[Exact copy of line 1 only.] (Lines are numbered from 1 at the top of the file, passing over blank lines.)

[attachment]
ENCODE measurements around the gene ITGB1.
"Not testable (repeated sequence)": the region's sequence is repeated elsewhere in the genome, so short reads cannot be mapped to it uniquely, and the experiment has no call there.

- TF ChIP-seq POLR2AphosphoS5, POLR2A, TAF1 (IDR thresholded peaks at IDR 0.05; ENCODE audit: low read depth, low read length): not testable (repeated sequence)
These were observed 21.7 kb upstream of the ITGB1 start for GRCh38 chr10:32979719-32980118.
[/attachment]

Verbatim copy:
ENCODE measurements around the gene ITGB1.